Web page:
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story.lead_photo.caption Some of the duck boats parked in a lot in the 4700 block of Central Avenue Thursday, May 2, 2019. (The Sentinel-Record/Richard Ramussen)

HOT SPRINGS -- The scion of a local family that has operated duck boats in Hot Springs since 1992 has acquired boats bearing the logo of the Branson, Mo., operator involved in last summer's fatal duck boat sinking.

But Stacy Roberts said amphibious passenger vessels emblazoned with Ride the Ducks markings seen in the area recently were not part of Ripley Entertainment Inc.'s fleet. Ripley is the owner/operator of Stretch Duck 07, the boat that capsized in the storm-churned waters of Table Rock Lake in July. Seventeen of its 31 passengers were killed.

Roberts, whose family owns National Park Duck Tours, said the 18 boats he purchased were owned by Ride The Ducks International, a nationwide operator/manufacturer of the World War II era curiosities. It sold its Branson operation to Ripley in December 2017. Stretch Duck 07 sank eight months later.

Ripley announced earlier this year that Branson Ride the Ducks will not operate this year as a result of ongoing investigations into the accident.

Roberts said his newly acquired boats were among 40 from which Ride The Ducks International allowed Ripley to choose. Ripley selected 22, leaving Ride The Ducks with 18 from its Branson operation. Roberts said only eight are operable, but the terms of the sale required him to purchase the remainder of Ride The Ducks' Branson fleet.

He said they were purchased for DUKW Arkansas LLC, a separate entity from the parent company that owns National Park Duck Tours.

"DUKW Arkansas LLC is only an investment company," he said. "We have no intention of running [the boats] in Hot Springs."

Roberts said he plans to apply for U.S. Coast Guard certificates of inspection for the eight operable boats. The Coast Guard said none of the 18 are certified to operate in Hot Springs. It's unclear whether they were among those identified as prone to sinking during an August 2017 inspection Ripley commissioned before acquiring Ride the Ducks' Branson portfolio.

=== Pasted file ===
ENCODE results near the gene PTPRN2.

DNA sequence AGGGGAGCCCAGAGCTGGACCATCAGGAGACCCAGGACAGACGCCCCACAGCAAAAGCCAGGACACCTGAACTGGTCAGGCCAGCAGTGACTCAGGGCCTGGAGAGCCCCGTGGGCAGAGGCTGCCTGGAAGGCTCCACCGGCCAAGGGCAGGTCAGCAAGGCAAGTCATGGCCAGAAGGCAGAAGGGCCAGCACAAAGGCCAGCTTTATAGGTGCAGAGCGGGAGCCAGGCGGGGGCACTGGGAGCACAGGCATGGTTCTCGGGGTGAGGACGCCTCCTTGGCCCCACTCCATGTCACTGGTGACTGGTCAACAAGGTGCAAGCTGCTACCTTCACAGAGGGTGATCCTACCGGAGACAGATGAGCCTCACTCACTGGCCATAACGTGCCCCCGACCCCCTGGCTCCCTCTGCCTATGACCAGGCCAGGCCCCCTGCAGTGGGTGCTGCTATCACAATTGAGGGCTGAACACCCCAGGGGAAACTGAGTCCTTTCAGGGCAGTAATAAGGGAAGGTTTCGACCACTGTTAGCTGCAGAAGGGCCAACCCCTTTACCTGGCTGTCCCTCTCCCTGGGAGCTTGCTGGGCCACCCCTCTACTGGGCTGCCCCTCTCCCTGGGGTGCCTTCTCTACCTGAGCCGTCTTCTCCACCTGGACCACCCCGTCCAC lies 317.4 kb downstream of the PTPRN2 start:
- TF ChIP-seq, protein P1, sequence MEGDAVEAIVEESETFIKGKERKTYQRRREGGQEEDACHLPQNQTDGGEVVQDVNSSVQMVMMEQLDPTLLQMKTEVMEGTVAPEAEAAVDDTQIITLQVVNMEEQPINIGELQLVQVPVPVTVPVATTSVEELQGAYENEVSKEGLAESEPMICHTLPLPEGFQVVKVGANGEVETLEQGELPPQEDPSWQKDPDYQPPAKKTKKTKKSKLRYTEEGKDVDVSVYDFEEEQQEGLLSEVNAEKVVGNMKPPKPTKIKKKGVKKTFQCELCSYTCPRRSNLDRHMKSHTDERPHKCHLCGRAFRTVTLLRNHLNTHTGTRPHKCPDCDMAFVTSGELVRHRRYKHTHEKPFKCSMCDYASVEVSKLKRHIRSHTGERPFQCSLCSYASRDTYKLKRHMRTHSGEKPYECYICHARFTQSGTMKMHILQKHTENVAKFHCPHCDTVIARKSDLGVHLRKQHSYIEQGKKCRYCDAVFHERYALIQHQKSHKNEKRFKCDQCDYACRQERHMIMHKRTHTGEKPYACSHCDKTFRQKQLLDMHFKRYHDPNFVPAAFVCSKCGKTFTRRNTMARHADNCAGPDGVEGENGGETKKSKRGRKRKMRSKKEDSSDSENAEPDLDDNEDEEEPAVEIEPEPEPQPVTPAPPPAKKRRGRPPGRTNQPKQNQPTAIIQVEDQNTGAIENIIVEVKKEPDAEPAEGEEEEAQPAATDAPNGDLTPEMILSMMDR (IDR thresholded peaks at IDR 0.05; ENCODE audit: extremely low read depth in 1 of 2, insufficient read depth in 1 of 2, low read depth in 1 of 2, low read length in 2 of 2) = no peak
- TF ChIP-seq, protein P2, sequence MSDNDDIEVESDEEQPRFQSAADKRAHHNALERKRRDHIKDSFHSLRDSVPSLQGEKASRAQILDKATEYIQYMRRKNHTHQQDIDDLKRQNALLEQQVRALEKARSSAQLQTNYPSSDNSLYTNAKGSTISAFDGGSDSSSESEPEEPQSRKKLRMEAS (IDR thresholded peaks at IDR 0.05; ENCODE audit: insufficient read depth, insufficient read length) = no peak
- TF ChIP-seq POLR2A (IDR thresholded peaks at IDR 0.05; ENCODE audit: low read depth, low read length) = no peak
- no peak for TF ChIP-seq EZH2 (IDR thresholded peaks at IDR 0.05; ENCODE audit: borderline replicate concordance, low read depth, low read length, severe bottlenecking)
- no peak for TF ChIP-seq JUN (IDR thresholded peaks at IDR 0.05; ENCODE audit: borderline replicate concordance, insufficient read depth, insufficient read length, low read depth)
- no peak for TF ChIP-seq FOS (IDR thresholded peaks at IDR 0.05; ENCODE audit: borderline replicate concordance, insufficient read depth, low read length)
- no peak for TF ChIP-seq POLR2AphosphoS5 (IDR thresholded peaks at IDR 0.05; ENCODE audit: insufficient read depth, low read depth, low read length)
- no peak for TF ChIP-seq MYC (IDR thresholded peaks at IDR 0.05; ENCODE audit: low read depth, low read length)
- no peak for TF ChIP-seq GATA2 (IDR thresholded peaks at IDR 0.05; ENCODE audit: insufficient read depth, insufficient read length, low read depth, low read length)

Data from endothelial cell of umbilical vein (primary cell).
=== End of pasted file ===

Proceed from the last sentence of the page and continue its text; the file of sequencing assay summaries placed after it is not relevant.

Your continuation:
Court records from lawsuits brought against Ride The Ducks and Ripley by victims' families indicate the inspector Ripley hired alerted the company to safety concerns with the boats. The pleadings maintain the company disregarded those concerns.

"Defendants were specifically told that the dangerous design of the duck boats rendered them susceptible to sinking in the event of rough conditions on the water due to the improper placement of the motor's exhaust in front of the boat and below the water line," the pleadings said, noting that Stretch Duck 07 was included in the inspection. "[The inspector] told defendants that in rough conditions water could get into the exhaust system, then into the motor, cutting it off."

The Coast Guard said conditions of operation were added to certificates of inspection issued to National Park Duck Tours. The certificates The Sentinel-Record obtained through a Freedom of Information Act request show the Lake Hamilton part of the company's sightseeing excursion is limited to 30 minutes, with boats prohibited from ranging more than 75 yards from the shore around St. John's Island to Majestic Point.

A minimum of 15.5 inches must be maintained between the waterline and rear deck.

"These were recommendations by the company that we agreed with," Chief Warrant Officer Chad Lankford said. "They have taken lessons learned from other operations to ensure they exceed our requirements and expectations."

Metro on 05/06/2019

Print Headline: Arkansas firm buys Branson duck boats


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Archived Comments

    May 6, 2019 at 7:04 a.m.

    It is well past time for the USCG to deny or revoke all duck boat permits for passenger use.

  • LR1955
    May 6, 2019 at 7:23 a.m.

    What he said^^^
    Time to retire from public use.

  • PopMom
    May 6, 2019 at 7:26 a.m.

    These should be banned. They are too heavy. How many people have to die before we understand that?

  • NunyaB
    May 6, 2019 at 8:10 a.m.